But Satan is skeptical. Satan thinks Job is faithful only because Job is supernaturally protected by God and has such a comfortable life, and that if his comfortable life were taken away, Job would turn on God.
At this point, God gives Satan permission to hurt Job. We don't want to hear that, because it just doesn't square with our understanding of a loving God. But it is clear. God gives the permission and sets the parameters for Job's suffering.
"'All right, you may test him,' the Lord said to Satan. 'Do whatever you want with everything he possesses, but don't harm him physically'" (Job 1:12).
Do you wonder why God would give permission for Satan to harm Job? More importantly, do you wonder why God has given Satan permission to bring so much pain into your life?
Before we try to answer the question "Why?" let's look closely at how Job responds as everything he has and everyone he loves are abruptly ripped away.
We'll see that Job's story is about much more than his suffering. Somehow, along the way, he discovers God in a way he has never known him before. And when his story comes to a close, we see that "the Lord blessed Job in the second half of his life even more than in the beginning.... He died, an old man who had lived a long, good life."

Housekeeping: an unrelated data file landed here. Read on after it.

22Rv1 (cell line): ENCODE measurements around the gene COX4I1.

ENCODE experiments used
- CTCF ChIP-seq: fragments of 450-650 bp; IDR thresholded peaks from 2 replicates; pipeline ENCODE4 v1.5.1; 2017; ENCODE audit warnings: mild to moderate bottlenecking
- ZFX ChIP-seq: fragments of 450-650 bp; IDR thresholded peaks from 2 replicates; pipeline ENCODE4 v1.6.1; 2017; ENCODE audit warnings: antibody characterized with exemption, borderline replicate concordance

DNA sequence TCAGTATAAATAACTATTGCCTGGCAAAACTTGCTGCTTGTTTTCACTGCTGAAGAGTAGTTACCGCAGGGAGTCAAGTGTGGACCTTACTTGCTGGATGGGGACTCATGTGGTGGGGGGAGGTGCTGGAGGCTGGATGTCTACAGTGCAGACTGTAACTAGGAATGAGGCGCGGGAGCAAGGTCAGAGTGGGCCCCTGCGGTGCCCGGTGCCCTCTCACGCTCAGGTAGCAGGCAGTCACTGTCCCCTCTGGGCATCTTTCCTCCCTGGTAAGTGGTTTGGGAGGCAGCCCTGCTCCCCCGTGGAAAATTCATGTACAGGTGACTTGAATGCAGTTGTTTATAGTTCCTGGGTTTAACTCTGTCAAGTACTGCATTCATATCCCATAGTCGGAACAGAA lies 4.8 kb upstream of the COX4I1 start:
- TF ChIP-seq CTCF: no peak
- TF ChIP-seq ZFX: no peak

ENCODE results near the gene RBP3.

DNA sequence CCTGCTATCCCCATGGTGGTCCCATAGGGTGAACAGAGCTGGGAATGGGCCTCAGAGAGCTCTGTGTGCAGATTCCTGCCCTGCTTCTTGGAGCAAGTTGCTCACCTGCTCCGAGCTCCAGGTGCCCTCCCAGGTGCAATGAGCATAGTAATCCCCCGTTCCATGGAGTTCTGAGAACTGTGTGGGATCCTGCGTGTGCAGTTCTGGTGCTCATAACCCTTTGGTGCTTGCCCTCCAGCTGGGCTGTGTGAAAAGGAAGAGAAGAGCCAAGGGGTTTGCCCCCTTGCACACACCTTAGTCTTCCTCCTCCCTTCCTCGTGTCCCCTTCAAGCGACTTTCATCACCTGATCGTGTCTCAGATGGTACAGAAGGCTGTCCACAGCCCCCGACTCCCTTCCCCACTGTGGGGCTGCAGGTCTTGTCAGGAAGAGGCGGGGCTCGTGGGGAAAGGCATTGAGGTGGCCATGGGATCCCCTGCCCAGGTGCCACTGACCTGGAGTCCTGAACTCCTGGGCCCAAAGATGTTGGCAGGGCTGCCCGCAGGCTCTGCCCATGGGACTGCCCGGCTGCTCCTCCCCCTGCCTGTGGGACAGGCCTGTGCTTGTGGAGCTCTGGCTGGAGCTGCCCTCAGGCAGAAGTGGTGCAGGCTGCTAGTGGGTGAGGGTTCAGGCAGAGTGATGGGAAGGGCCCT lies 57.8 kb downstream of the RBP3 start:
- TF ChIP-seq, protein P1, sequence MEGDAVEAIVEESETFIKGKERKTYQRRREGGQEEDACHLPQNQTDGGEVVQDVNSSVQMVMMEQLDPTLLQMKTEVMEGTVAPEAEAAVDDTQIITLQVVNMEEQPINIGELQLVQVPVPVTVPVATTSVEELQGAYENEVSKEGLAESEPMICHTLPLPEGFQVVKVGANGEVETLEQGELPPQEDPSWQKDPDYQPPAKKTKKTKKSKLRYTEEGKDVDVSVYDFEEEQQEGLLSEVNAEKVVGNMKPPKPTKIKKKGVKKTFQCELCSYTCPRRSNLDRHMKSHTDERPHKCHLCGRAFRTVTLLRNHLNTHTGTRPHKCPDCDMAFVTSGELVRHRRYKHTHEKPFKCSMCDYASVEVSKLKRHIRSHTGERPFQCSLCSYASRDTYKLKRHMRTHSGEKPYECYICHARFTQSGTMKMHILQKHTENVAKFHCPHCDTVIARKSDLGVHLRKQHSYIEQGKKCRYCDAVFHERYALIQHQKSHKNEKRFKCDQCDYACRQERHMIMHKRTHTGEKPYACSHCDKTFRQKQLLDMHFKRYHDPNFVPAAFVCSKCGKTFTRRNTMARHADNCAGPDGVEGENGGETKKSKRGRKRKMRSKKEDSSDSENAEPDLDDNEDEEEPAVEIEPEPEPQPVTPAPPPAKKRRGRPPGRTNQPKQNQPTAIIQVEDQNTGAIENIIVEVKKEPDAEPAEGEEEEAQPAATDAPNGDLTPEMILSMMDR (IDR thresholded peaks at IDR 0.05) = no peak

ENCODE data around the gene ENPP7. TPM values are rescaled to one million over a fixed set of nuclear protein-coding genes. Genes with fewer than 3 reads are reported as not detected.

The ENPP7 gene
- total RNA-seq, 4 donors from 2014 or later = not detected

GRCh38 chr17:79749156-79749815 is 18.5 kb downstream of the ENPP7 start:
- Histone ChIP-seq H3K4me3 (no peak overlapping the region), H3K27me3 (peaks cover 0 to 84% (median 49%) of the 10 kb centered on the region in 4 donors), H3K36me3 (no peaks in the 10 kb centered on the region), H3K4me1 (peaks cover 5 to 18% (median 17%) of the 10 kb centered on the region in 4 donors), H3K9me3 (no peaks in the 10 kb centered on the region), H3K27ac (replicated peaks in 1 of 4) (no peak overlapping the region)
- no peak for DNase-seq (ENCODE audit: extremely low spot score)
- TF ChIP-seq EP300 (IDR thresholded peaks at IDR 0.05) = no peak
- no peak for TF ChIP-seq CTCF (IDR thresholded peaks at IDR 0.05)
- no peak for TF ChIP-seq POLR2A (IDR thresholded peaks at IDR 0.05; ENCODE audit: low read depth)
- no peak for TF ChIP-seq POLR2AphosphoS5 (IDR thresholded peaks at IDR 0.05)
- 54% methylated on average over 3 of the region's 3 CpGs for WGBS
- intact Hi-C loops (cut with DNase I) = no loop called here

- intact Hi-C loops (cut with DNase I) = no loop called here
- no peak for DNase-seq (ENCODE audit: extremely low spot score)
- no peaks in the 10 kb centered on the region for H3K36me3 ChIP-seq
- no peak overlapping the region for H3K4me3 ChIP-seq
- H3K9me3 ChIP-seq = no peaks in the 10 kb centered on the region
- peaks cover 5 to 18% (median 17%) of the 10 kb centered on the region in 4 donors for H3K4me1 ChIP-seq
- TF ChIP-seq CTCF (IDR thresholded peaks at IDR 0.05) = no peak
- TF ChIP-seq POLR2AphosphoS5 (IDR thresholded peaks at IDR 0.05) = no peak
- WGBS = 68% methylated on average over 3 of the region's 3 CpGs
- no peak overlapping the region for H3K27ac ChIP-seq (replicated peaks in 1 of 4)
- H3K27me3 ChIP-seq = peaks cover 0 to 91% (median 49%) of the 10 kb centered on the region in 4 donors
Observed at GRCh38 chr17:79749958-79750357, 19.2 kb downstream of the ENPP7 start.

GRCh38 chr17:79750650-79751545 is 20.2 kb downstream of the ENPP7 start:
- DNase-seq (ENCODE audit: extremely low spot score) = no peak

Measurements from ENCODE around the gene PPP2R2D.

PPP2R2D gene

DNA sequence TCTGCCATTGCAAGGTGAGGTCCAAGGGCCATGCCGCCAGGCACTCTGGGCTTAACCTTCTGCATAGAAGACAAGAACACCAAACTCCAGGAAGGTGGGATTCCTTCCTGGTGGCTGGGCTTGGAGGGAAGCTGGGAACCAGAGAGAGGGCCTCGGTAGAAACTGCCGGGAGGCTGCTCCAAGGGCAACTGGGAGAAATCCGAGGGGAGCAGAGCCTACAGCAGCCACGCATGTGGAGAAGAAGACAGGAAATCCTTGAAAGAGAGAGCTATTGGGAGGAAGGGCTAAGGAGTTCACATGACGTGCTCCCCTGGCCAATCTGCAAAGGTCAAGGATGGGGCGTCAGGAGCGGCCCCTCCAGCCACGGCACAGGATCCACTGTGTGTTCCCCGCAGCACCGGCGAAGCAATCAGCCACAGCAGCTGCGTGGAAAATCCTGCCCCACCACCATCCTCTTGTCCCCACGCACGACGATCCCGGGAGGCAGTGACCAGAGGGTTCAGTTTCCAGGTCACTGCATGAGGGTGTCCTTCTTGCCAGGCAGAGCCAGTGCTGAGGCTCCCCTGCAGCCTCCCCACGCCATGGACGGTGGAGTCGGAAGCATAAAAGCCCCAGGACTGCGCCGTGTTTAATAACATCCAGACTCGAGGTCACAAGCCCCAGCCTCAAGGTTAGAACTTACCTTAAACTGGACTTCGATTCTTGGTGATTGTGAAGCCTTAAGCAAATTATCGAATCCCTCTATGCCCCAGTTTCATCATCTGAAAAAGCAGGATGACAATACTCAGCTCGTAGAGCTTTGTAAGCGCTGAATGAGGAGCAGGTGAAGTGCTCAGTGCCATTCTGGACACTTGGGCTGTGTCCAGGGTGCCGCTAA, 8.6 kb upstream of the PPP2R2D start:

Isn't that what you and I want, even now, in the midst of our painful circumstances-to understand God like we never have before, to see him as we've never seen him before, to emerge from our days of suffering with God's blessing and with a life that can be described as good?
How did Job move from profound pain to profound blessing? Let's follow Job's steps closely to discover his secret. Let's examine each stepping stone along the way. Let's follow him on the pathway of suffering so that he might lead us to the very heart of God.
One day when Job's sons and daughters were dining at the oldest brother's house, a messenger arrived at Job's home with this news: "Your oxen were plowing, with the donkeys feeding beside them, when the Sabeans raided us. They stole all the animals and killed all the farmhands. I am the only one who escaped to tell you."